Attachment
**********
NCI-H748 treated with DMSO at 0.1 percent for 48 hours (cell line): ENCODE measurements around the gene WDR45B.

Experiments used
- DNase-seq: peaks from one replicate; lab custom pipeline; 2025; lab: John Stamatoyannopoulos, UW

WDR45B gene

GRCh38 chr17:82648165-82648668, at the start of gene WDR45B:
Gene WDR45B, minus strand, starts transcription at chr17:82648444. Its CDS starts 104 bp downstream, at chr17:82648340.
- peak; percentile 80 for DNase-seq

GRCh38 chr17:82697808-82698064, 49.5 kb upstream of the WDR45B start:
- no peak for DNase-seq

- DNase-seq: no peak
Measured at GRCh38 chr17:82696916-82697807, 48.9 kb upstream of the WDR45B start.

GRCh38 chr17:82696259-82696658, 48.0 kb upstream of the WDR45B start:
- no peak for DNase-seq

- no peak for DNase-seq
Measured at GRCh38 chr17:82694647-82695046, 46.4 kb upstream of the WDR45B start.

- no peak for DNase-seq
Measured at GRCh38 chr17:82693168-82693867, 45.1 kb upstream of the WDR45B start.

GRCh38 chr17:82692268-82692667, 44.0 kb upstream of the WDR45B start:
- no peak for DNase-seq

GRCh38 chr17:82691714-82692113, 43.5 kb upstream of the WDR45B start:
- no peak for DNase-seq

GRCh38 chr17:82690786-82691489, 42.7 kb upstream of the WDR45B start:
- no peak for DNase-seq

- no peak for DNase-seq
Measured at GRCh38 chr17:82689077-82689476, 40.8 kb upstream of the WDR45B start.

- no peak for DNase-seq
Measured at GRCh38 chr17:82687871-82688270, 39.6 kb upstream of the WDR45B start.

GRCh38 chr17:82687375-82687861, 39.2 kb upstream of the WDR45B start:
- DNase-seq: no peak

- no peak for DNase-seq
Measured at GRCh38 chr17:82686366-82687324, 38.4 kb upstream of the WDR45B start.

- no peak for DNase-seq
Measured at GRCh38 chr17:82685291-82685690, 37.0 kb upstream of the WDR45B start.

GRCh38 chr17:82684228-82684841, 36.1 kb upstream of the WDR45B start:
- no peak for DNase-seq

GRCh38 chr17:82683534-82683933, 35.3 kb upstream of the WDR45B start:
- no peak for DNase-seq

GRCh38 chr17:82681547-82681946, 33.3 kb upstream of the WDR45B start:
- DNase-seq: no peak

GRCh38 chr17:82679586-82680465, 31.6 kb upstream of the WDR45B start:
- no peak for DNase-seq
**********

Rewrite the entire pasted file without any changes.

NCI-H748 treated with DMSO at 0.1 percent for 48 hours (cell line): ENCODE measurements around the gene WDR45B.

Experiments used
- DNase-seq: peaks from one replicate; lab custom pipeline; 2025; lab: John Stamatoyannopoulos, UW

WDR45B gene

GRCh38 chr17:82648165-82648668, at the start of gene WDR45B:
Gene WDR45B, minus strand, starts transcription at chr17:82648444. Its CDS starts 104 bp downstream, at chr17:82648340.
- peak; percentile 80 for DNase-seq

GRCh38 chr17:82697808-82698064, 49.5 kb upstream of the WDR45B start:
- no peak for DNase-seq

- DNase-seq: no peak
Measured at GRCh38 chr17:82696916-82697807, 48.9 kb upstream of the WDR45B start.

GRCh38 chr17:82696259-82696658, 48.0 kb upstream of the WDR45B start:
- no peak for DNase-seq

- no peak for DNase-seq
Measured at GRCh38 chr17:82694647-82695046, 46.4 kb upstream of the WDR45B start.

- no peak for DNase-seq
Measured at GRCh38 chr17:82693168-82693867, 45.1 kb upstream of the WDR45B start.

GRCh38 chr17:82692268-82692667, 44.0 kb upstream of the WDR45B start:
- no peak for DNase-seq

GRCh38 chr17:82691714-82692113, 43.5 kb upstream of the WDR45B start:
- no peak for DNase-seq

GRCh38 chr17:82690786-82691489, 42.7 kb upstream of the WDR45B start:
- no peak for DNase-seq

- no peak for DNase-seq
Measured at GRCh38 chr17:82689077-82689476, 40.8 kb upstream of the WDR45B start.

- no peak for DNase-seq
Measured at GRCh38 chr17:82687871-82688270, 39.6 kb upstream of the WDR45B start.

GRCh38 chr17:82687375-82687861, 39.2 kb upstream of the WDR45B start:
- DNase-seq: no peak

- no peak for DNase-seq
Measured at GRCh38 chr17:82686366-82687324, 38.4 kb upstream of the WDR45B start.

- no peak for DNase-seq
Measured at GRCh38 chr17:82685291-82685690, 37.0 kb upstream of the WDR45B start.

GRCh38 chr17:82684228-82684841, 36.1 kb upstream of the WDR45B start:
- no peak for DNase-seq

GRCh38 chr17:82683534-82683933, 35.3 kb upstream of the WDR45B start:
- no peak for DNase-seq

GRCh38 chr17:82681547-82681946, 33.3 kb upstream of the WDR45B start:
- DNase-seq: no peak

GRCh38 chr17:82679586-82680465, 31.6 kb upstream of the WDR45B start:
- no peak for DNase-seq